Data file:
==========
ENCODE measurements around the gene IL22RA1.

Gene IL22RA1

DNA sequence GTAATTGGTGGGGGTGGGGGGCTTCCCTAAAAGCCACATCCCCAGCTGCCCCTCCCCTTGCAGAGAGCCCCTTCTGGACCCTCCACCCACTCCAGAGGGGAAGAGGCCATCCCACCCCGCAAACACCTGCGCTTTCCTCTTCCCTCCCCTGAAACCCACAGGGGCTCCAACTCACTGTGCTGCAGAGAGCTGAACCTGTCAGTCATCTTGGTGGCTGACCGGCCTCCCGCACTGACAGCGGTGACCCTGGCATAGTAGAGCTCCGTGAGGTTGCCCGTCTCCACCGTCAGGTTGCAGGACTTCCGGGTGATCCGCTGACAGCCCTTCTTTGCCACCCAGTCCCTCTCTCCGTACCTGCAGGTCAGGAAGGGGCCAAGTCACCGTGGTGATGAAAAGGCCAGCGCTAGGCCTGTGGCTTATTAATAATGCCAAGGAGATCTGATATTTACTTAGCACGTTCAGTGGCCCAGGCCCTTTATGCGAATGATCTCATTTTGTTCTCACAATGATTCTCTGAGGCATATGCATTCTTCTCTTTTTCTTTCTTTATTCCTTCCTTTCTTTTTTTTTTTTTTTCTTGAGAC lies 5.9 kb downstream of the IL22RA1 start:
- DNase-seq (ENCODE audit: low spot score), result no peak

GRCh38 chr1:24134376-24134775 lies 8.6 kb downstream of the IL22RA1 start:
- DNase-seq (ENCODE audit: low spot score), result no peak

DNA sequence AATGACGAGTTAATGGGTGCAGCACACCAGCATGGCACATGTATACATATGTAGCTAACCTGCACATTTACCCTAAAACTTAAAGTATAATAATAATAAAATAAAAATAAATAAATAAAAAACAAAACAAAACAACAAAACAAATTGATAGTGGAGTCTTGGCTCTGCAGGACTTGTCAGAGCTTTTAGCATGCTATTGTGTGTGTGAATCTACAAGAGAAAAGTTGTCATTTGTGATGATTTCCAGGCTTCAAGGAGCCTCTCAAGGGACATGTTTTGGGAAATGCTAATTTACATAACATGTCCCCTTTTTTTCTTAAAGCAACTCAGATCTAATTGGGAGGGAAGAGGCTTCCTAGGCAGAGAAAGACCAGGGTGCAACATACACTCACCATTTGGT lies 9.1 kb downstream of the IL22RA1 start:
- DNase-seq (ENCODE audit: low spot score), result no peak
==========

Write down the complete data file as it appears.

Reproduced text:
ENCODE measurements around the gene IL22RA1.

Gene IL22RA1

DNA sequence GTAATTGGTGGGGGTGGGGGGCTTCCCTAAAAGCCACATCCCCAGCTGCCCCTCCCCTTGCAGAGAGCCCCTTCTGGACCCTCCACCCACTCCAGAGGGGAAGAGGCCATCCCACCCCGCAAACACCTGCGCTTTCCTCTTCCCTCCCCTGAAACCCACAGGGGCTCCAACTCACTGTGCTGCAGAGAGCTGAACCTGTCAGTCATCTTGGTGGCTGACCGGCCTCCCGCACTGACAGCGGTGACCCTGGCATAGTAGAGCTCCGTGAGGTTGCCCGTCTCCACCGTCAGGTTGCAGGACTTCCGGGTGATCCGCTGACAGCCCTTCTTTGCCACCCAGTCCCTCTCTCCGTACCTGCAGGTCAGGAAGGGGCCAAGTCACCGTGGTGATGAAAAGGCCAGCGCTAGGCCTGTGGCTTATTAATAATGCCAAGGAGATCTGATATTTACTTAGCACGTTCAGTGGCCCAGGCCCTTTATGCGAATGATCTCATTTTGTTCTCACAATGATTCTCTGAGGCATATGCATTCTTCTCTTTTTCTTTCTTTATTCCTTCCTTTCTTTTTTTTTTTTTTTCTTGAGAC lies 5.9 kb downstream of the IL22RA1 start:
- DNase-seq (ENCODE audit: low spot score), result no peak

GRCh38 chr1:24134376-24134775 lies 8.6 kb downstream of the IL22RA1 start:
- DNase-seq (ENCODE audit: low spot score), result no peak

DNA sequence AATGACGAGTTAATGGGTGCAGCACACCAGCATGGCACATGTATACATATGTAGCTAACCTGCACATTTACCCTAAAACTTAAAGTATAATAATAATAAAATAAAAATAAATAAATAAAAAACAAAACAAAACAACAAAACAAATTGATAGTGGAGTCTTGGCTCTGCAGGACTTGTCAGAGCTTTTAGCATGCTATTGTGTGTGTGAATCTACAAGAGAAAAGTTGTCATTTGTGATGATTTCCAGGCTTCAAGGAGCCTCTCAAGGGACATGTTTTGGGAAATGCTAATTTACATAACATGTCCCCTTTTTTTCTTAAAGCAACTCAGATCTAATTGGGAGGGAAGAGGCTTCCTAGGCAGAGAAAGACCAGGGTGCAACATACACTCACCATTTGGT lies 9.1 kb downstream of the IL22RA1 start:
- DNase-seq (ENCODE audit: low spot score), result no peak